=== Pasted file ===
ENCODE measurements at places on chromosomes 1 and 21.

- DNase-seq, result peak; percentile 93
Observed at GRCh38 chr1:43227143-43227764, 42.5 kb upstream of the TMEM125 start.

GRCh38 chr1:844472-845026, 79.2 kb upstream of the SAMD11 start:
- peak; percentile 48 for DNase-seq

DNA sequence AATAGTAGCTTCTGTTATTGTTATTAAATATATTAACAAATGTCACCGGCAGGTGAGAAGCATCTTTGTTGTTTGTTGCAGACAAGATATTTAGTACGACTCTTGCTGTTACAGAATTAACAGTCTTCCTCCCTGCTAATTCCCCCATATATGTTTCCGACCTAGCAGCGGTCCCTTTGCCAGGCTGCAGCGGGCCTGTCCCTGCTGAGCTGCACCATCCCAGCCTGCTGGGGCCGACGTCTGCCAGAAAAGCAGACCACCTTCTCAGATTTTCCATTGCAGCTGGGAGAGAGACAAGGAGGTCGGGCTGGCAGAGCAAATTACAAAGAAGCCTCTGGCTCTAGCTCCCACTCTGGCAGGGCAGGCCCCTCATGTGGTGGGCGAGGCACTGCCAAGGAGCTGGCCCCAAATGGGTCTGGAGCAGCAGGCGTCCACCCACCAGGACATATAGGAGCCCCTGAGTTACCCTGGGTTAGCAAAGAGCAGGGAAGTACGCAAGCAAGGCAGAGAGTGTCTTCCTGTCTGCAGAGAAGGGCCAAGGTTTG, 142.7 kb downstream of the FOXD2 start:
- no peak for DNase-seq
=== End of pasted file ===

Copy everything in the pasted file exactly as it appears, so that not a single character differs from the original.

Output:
ENCODE measurements at places on chromosomes 1 and 21.

- DNase-seq, result peak; percentile 93
Observed at GRCh38 chr1:43227143-43227764, 42.5 kb upstream of the TMEM125 start.

GRCh38 chr1:844472-845026, 79.2 kb upstream of the SAMD11 start:
- peak; percentile 48 for DNase-seq

DNA sequence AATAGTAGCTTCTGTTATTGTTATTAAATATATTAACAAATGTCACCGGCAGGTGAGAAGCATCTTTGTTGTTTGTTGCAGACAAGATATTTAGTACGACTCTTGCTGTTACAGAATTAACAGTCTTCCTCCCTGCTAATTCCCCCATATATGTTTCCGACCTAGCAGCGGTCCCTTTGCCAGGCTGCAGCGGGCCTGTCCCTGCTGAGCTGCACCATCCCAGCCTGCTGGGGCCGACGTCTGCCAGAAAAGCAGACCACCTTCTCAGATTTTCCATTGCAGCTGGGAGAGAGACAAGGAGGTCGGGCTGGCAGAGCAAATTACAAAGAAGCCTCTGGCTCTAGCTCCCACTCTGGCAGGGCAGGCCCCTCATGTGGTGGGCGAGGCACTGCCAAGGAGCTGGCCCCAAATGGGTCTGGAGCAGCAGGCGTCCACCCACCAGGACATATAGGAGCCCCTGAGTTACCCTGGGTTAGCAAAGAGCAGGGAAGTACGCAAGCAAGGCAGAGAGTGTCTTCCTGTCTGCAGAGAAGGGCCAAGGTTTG, 142.7 kb downstream of the FOXD2 start:
- no peak for DNase-seq